Second Verse
One day the queen came home Saw San in sadness on the shore, Told him she'd no more roam. Only her San would she adore, Then came this lore.

kingkoeller says:

San – Song and Lyrics by Lindsay McPhail and Walter Michels
San Year 1920 Words and Music by Lindsay McPhail and Walter Michels

Randy Knight says:

Enjoyed this immensely!

oldtimedrumcorps says:

Ya know I have heard this tune many times and have tried to whistle Bix's part . I can get close but he always does something somewhere that I cant get. He's all over the map on this . Makes me want to take up playing again. Bix and Boys . The cats pajamas.

Jonathan Holmes says:

This was recorded with a very early microphone in the Victor studio, New York. It's likely the orchestra was placed around the microphone so that the sound was just right – so this literally involved placing louder instruments further away and quieter ones closer to the microphone. A lot of science went in to placements of the time!

oldtimedrumcorps says:

No player overplays another but perfectly compliments the soloist. The sound man and recording tehnique is unreal. Does anyone know how this was done? Along w/ shear musical perfection.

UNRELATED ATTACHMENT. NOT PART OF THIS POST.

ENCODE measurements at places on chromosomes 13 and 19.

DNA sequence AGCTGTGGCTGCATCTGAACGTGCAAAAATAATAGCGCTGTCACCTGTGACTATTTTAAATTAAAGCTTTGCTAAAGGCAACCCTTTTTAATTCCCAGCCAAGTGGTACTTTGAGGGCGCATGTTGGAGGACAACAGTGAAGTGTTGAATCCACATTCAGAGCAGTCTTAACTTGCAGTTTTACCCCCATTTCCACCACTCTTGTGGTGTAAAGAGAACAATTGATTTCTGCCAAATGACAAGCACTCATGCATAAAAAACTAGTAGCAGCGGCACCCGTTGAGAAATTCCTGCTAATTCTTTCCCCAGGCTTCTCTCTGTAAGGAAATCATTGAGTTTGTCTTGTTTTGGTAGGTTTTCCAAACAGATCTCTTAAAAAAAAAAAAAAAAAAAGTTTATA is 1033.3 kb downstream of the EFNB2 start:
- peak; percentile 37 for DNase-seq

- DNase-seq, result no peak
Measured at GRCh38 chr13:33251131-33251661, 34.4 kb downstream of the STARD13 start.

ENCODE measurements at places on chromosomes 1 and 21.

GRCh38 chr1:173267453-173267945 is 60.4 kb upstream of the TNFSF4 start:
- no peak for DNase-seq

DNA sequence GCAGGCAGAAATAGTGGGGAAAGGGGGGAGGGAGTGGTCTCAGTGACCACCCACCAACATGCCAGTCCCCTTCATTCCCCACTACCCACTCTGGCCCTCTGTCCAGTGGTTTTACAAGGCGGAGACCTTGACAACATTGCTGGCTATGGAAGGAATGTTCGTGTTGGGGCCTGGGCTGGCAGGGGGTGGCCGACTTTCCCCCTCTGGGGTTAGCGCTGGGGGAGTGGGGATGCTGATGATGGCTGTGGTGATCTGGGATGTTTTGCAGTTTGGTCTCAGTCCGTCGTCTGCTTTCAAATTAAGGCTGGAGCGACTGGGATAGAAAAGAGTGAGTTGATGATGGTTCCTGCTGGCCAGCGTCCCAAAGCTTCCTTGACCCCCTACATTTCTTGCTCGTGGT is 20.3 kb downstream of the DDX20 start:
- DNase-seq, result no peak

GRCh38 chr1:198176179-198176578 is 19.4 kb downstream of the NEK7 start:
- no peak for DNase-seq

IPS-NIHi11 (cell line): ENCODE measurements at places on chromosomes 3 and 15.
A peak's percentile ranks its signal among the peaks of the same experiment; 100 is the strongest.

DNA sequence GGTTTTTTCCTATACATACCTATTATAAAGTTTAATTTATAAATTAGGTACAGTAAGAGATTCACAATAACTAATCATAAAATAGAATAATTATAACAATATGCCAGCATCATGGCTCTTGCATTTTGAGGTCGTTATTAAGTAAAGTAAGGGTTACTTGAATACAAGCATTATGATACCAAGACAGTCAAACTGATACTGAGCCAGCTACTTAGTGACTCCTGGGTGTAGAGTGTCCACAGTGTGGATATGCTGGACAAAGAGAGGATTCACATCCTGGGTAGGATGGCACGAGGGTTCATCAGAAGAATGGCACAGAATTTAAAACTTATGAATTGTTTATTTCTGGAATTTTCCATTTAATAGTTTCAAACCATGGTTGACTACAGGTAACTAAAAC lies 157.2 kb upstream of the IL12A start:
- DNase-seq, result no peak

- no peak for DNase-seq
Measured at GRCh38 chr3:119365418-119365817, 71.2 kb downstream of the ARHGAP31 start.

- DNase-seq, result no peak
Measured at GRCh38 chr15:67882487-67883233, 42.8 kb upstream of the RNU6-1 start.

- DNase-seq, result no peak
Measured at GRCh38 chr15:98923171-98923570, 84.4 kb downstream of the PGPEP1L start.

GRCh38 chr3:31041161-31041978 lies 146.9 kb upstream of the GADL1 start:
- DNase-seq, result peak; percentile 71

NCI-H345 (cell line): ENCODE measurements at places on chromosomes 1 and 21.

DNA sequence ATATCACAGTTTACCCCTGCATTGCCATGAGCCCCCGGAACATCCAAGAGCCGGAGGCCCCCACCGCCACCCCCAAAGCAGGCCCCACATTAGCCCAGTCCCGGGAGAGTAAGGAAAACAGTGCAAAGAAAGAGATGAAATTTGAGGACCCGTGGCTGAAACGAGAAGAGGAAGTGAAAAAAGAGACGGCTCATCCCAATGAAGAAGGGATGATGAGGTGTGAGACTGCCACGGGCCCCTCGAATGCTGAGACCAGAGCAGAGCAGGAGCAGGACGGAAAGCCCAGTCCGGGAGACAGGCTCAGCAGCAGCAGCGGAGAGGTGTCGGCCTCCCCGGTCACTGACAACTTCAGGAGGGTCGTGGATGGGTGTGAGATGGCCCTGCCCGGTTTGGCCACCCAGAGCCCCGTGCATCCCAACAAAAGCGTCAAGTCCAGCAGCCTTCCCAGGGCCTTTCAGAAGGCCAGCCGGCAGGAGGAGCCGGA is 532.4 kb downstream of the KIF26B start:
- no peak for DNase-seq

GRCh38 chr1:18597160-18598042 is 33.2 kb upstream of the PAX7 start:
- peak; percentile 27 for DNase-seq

TheBeiderbecke says:

Look up my channel. I just added the alternate take to my favourites.

TheBeiderbecke says:

To 76trombones: There is an alternate take of this song that has the Dorcey brothers playing with Bix. That session kicks this one's ass, if you can imagine that being possible. I'm not 100% sure if they play on this one.

C.B. POPE says:

Best version I have ever heard. Can someone please help me. I have an RCA Camden LP CAL-446 with this cut plus liner notes by Leonard Feather. He says the trumpet chorus was played by Bix plus Jimmy and Tommy Dorsey . Never heard that before. Rest of the players Joe venuti, Violin, Min Leibrook Bass sax, Eddie Lang, Guitar

Richard U says:

I love the bass sax solo and in the background.